In 2018, fifty two percent of global fish production for human consumption was aquaculture-based fishery . With reduced abundance of wild caught fish stocks and increasing demand for seafood, this percentage is likely to increase in the future. Aquaculture is seen as an alternative to global and domestic decline in wild caught fish stocks. The rise in disposable incomes and awareness of the health benefits of eating fish is expected to see an expansion of the industry.
Seafood is part of most Australians’ staple diet. Seafood is the fourth most consumed meat in Australia following poultry, beef and pork. In 2019-20, the most popular species of seafood consumed were salmonids (salmon and trout), tuna, prawns, oysters, scallops, crabs and lobsters . Of these species, prawns, tuna, oysters and salmon may all be farmed. Salmonid aquaculture, with ~66,000t of fish produced in 2019-20, is by far the biggest fish farming enterprise .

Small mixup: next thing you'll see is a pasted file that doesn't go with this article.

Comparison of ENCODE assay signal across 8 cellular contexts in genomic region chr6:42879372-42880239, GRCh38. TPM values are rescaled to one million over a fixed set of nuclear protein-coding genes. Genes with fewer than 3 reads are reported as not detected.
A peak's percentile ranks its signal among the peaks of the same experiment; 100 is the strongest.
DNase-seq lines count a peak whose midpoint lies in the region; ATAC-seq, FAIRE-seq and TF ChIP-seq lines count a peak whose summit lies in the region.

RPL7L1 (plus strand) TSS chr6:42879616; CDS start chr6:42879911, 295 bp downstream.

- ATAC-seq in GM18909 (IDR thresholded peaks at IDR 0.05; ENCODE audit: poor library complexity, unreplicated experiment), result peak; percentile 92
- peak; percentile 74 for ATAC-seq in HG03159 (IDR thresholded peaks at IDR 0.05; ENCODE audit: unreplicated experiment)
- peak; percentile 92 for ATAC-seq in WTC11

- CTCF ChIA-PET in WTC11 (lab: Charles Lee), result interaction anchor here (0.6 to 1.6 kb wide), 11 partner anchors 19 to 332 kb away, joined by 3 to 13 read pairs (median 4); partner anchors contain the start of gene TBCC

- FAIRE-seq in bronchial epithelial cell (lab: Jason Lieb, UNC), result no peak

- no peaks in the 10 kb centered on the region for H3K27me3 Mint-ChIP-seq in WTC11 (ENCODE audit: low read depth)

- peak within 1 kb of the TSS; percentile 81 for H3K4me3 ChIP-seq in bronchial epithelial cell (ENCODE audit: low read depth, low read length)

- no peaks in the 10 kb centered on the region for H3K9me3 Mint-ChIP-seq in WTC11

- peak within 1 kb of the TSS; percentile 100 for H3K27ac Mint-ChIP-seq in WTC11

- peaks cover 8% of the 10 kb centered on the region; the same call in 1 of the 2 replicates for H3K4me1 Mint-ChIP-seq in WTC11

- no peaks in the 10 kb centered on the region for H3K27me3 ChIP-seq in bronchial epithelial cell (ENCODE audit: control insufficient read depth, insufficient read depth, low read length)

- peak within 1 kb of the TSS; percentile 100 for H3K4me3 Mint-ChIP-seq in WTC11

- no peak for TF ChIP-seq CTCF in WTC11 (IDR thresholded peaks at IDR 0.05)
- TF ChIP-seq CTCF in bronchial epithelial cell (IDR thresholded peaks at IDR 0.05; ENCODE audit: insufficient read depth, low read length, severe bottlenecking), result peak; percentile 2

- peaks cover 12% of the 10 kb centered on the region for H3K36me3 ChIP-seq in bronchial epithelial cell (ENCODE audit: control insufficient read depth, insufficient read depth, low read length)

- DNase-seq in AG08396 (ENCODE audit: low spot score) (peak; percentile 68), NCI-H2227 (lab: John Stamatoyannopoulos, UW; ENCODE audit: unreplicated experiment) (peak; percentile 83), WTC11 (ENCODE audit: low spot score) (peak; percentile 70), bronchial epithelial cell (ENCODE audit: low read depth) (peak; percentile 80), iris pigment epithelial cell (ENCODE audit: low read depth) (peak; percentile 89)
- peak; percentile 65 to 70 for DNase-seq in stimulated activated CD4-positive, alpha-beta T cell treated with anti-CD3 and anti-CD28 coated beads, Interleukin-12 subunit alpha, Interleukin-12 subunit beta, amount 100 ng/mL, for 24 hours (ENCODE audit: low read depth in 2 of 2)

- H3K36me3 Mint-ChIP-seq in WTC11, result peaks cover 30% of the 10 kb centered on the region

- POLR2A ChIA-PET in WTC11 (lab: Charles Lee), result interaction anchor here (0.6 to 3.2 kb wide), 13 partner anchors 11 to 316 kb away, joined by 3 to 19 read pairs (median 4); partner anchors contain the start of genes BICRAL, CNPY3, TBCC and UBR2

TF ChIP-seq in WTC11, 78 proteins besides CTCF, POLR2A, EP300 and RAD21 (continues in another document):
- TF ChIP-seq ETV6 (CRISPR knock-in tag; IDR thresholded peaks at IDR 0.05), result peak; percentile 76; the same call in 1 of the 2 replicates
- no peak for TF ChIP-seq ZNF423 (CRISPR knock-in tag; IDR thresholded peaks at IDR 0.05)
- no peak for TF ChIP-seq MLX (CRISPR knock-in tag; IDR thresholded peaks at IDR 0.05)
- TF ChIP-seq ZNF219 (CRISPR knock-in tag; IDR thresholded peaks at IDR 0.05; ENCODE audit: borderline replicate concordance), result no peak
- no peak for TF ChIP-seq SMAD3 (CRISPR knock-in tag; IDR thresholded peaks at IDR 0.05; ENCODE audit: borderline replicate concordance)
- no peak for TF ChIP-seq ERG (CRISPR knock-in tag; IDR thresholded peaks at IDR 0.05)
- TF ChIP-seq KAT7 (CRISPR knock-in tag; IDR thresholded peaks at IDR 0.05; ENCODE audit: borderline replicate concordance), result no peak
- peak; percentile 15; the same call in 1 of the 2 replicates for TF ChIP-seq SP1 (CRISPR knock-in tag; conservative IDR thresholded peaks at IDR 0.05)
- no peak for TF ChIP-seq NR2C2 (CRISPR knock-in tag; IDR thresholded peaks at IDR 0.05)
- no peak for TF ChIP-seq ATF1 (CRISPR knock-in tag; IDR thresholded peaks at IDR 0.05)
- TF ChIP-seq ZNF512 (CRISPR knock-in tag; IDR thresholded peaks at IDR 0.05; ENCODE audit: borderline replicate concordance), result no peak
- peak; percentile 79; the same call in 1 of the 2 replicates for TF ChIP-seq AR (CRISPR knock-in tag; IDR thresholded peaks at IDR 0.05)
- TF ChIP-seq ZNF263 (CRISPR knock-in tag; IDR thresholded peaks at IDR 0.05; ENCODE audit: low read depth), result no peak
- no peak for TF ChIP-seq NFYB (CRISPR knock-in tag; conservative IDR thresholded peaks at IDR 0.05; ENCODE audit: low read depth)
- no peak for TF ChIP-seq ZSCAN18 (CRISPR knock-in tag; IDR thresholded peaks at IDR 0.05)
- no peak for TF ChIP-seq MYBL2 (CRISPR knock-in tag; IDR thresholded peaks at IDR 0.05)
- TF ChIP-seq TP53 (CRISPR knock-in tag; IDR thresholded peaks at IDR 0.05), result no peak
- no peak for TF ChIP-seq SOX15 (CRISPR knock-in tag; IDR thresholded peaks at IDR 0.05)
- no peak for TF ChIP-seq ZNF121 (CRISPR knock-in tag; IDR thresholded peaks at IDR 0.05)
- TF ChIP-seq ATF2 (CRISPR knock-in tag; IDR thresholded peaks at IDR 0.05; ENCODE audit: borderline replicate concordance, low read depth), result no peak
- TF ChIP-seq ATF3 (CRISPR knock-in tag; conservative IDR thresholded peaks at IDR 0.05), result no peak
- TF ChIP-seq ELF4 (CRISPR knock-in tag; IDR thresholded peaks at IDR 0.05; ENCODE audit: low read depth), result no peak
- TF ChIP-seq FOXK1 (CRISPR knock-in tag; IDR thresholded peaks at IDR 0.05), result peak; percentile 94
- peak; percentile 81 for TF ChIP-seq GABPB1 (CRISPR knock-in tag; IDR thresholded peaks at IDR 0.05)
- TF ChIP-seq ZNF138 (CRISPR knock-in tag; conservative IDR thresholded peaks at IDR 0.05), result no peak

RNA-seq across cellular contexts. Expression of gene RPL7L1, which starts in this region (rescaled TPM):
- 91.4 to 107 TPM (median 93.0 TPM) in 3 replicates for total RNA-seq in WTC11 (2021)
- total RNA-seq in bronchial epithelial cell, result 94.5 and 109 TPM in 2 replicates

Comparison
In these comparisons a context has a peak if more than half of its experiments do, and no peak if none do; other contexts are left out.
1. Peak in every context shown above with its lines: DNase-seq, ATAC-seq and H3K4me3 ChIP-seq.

When animals, including fish, are farmed for food, we need to care about their welfare from birth all the way through to slaughter. Animals must be treated humanely and practices that have the potential to cause pain, injury or suffering avoided. It is essential that those responsible for managing farmed animals ensure their welfare is an integral part of every aspect of production every day. For fish, this includes providing enough space to swim normally in clean, oxygen-rich water, handling fish in a manner that avoids stress, and stunning to ensure unconsciousness at the time of slaughter.